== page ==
Teachers worried about law prevents smoking on school grounds

Published 12:00 am Wednesday, August 2, 2000

This school year, Rosalyn Carter is prepared to see &uot;a bunch of nervous teachers&uot; leaving school grounds for a quick smoke as soon as the final bell rings.

A new state law banning tobacco use by anyone on public school property has left some Natchez teachers wondering how they will cope.

&uot;I feel my constitutional rights are being violated,&uot; said Carter, a Central Alternative School teacher who smokes.

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Carter said last year teachers could smoke in designated areas outside school buildings.

But under the new law, no one can smoke or use any tobacco product anywhere on school grounds, including in their vehicles and during after-hours activities such as athletic events.

Superintendent Dr. Carl Davis said smokers need to deal with the change in the best way they can.

&uot;I know it’s going to be an uncomfortable situation and we’re going to work with (teachers) but we’re not going to break the law,&uot; he said. &uot;We’re going to be sensitive but not break the law.&uot;

Davis said the district may not allow teachers to leave campus for a quick puff – at least not on a routine basis.

&uot;I can assure you there will be a bunch of nervous teachers leaving in the afternoon,&uot; said Carter, who thinks she will probably &uot;go crazy&uot; if she cannot smoke during the school day.

The district operates &uot;closed campuses&uot; and no longer allows teachers to leave during lunch-breaks or planning periods because the practice is often abused, he said.

&uot;They’ve got to find a way to deal with the law and our policy, Davis said. &uot;We’re not going to open up an opportunity for everybody to leave,&uot; campus, Davis said.

The state passed this law, which took effect July 1, earlier this year with the support of the Partnership for a Healthy Mississippi and several thousand students who lobbied for the bill.

Nicole Boyd, director of the Partnership for a Healthy Mississippi, said the students wanted this law passed because they thought smoking teachers set a bad example on campus.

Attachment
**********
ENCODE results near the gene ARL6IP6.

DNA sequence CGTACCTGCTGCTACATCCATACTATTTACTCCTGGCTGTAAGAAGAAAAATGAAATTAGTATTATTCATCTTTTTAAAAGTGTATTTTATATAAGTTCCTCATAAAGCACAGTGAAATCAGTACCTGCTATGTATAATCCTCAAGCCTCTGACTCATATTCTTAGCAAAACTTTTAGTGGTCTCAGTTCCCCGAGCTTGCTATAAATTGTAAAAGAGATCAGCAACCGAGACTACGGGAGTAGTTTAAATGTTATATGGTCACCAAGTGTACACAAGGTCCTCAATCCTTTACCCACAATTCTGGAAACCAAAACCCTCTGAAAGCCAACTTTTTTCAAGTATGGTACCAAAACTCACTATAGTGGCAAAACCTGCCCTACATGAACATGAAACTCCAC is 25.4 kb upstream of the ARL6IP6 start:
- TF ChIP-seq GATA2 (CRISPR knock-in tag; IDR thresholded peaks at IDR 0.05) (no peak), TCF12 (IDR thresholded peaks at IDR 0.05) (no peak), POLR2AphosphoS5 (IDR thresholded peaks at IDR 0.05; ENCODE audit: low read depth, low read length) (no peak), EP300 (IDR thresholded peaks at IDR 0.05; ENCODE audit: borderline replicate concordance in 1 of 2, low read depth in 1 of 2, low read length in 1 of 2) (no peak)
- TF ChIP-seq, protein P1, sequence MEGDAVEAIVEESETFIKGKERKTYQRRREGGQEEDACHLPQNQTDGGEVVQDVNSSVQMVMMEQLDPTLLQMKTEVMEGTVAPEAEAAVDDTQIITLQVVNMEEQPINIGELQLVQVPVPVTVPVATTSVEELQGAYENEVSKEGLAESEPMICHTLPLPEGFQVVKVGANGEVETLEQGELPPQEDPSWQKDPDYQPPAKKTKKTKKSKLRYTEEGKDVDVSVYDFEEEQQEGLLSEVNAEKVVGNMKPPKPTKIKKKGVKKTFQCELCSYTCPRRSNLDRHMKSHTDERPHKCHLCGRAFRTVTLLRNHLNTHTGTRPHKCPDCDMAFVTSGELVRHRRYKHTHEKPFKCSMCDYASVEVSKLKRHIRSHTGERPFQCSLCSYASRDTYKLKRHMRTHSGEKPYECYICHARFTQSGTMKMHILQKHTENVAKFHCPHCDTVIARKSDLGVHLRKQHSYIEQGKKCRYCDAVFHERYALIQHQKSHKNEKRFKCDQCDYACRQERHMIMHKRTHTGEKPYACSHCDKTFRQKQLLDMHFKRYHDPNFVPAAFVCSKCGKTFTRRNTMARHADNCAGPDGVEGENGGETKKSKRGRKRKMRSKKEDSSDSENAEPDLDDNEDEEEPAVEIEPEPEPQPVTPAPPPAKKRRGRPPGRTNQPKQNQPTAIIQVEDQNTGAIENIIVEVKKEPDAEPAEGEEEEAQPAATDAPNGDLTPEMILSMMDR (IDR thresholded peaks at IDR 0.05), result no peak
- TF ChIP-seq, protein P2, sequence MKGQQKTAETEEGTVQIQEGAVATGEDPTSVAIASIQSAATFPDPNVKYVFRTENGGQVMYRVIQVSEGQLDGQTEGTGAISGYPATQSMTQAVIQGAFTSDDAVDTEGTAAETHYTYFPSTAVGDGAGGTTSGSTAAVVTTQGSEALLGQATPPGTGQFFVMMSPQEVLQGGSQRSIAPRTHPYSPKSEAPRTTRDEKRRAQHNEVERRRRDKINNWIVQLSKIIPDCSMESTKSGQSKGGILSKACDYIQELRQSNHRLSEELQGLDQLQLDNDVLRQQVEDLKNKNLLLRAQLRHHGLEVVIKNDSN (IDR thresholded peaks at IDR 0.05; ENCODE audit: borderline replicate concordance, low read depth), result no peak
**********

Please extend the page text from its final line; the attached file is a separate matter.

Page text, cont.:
&uot;Their biggest concern was for their little brothers and sisters,&uot; Boyd said. &uot;They thought this sent a bad message to their little brothers and sisters.&uot;

The students thought it was also inconsistent for district staff to tell them not to smoke, while some of them smoked, Boyd said.

&uot;I don’t think people realize the impact not just their behavior but other adult behavior has on youth,&uot; Boyd said, adding that 75 percent of children who smoke also have at least one parent who lights up.

Institutes of higher learning – such as junior colleges or places where only adult students attend – are not included in the law.

Any one convicted of breaking the law will receive a warning for their first offense, a fine of $75 for a second offense and fines of up to $150 for additional offenses.

Natchez Police Chief Willie Huff compares the new law to those that allow people to carry guns in vehicles but not onto school grounds.

&uot;You can’t carry a gun in your car on school property so that’s the same difference,&uot;&160;Huff said.

But to further assist smokers and people unfamiliar with the policy, district officials have decided to give people one warning before involving the courts, Davis said.

He thinks it is important to teach children to avoid tobacco.

&uot;I think (we) should be setting the example we want kids to follow,&uot; Davis said.

But Carter said she does not think the law will keep students from smoking.

&uot;The children are going to smoke, Those who want to smoke are going to smoke,&uot; she said.

Carter said she thinks teachers will try to abide by it. &uot;We’re going to do the right thing but we’re not going to be very happy,&uot;&160;she said. &uot;I’m just going to have to deal with it.&uot;

Last year of about 14 teachers at Central School, about eight were smokers, Carter said.

Gloria Warren, another teacher at Central Alternative School who smokes, said she was not surprised by the new law.

&uot;I saw it coming. I knew that it was going to come,&uot; she said.

Warren said she thinks the law will be good for the students because she does not want them to smoke. &uot;I like the law. I don’t think children should be smoking and they do watch us and they do smoke and I do think we set an example by what we do.&uot;

But she also thinks the district needs to make provisions for teachers who smoke.

&uot;If you were allowed to use your lunch time and go smoke but with the closed campus you can’t even do that and that’s where my concerns come in,&uot; Warren said.